There’s no need to send another World Health Organization mission to China. The last time we did that (to unearth the source of Covid-19) the Chinese authorities delayed and censored the inquiry. Besides, this time we know the origin of bird flu: the strain currently running amok on four continents originated in intensive poultry farms in southern China.

15.74 billion poultry birds were slaughtered in China in 2021

Bird flu is a contagious disease caused by a virus loosely related to human influenza. As with other viruses, it evolves rapidly into different strains. Most cause little or no harm in infected wild birds, but the latest strain is far more deadly.

Dried shark fins for sale in a Taipei market. © Craig Ferguson/LightRocket/Getty

In summer 2022, we experienced the worst outbreak of avian flu ever witnessed in the UK, with countless thousands of birds dropping dead around the country. Overall, more than 60 species have tested positive (including six species of raptor). But northern gannets and great skuas are the worst hit and many more of our internationally important (and already beleaguered) seabird populations have suffered particularly badly. Similar catastrophic stories are being reported across the globe.

A great skua that succumbed to avian flu in Shetland
A great skua that succumbed to avian flu in Shetland. © Ashley Cooper/Getty

Meanwhile, as many as hundreds of millions of poultry birds have been infected in Europe, North America, Africa and Asia (nearly 50 million chickens died in 2022 in the US alone, due to infections or culls). It’s just a matter of time before it reaches Central and South America and Australia – and, heaven forbid, Antarctica.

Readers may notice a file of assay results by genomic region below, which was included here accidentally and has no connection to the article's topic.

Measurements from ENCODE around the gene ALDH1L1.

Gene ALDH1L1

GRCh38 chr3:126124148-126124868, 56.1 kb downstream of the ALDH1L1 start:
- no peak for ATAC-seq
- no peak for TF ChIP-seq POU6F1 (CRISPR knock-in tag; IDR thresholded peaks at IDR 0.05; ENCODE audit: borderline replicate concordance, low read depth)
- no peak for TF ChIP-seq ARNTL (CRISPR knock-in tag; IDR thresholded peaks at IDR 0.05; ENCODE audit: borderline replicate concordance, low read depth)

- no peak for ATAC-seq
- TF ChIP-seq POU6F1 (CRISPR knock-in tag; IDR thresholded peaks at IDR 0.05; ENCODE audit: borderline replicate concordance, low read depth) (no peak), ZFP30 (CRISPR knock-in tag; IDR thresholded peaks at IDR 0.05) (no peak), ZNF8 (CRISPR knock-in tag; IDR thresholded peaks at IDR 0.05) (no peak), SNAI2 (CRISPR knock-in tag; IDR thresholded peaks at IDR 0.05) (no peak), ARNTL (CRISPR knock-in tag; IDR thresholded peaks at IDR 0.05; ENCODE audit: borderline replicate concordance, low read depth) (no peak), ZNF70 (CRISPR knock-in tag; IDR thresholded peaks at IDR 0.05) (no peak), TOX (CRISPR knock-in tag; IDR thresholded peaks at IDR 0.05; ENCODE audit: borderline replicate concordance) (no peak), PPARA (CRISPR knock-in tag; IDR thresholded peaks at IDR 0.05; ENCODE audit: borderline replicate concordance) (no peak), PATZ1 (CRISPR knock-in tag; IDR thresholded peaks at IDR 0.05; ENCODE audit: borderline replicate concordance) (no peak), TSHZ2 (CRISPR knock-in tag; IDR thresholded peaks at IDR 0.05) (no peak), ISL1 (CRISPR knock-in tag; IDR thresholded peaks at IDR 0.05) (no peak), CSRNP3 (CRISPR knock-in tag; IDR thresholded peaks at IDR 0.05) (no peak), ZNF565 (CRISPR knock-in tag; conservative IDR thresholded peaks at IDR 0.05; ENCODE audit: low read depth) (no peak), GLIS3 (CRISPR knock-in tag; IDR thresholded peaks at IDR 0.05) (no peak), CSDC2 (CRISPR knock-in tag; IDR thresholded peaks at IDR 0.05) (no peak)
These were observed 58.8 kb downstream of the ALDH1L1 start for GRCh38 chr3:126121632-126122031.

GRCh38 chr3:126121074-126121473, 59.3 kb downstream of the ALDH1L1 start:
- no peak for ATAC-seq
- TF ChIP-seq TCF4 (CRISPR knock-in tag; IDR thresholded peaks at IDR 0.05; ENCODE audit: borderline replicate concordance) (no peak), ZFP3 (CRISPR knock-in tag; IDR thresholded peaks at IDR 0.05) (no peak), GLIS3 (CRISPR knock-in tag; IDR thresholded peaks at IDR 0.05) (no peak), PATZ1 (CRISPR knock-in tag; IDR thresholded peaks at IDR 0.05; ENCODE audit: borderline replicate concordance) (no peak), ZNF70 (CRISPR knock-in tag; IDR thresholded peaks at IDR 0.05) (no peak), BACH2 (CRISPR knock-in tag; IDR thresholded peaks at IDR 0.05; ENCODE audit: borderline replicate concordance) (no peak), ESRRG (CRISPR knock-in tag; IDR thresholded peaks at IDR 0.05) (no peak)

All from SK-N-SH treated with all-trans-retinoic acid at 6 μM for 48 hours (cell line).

the most significant cause of the global spread has been intensive factory farming

But it’s the origin of Highly Pathogenic Avian Influenza H5N1, to give it its proper name, that really worries me. There is speculation that wildfowl and other migratory wild birds are the main cause of the virus spreading; indeed, they can spread it over long distances and between neighbouring countries. (Please don’t tell those responsible for the badger cull – or they’ll want to make a scapegoat of our wild birds and cull them.)

The truth is that the most significant cause of the global spread has been intensive factory farming combined with the unrestricted movement of poultry and poultry products.

In China, factory farming of chickens, turkeys, ducks and geese is growing vigorously. The scale of the industry is already staggering – 15.74 billion poultry birds were slaughtered there in 2021 – and several new gargantuan factory farms and slaughter complexes (each housing 100 million birds) are in production.

Such large-scale factory farms inevitably provide the perfect environment for a mutating virus – closed to the outside world, dimly lit (UV light can harm viruses), crowded, stressful and unsanitary. It’s a perfect storm of our own making.

But China is not alone. Driven in part by supermarket pressure to keep prices low, and consumer demand for cheap meat, the march of mega-farms continues apace in the UK. We pretend to know better, yet we have more than 1,500 industrial-sized poultry farms – seven of them housing more than 1 million birds. No fewer than 1.14 billion poultry birds were slaughtered here in 2021.

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What to do? In the short term, a shocking 48 million poultry birds were culled in the EU in the first 9 months of 2022 (plus 3.2 million in the UK). The culling continues. Meanwhile, an Avian Influenza Prevention Zone was declared across England, Scotland and Wales in mid-October, requiring strict biosecurity measures to mitigate the risk of the disease spreading. In the longer term, an effective vaccine for poultry could help to stem the spread.


But most of all we need to rid the world of factory farms. How many reasons do we need? The ethical and environmental grounds were already compelling enough – and now we have the proven risk of a pandemic.


Mark CarwardineZoologist, activist, author and presenter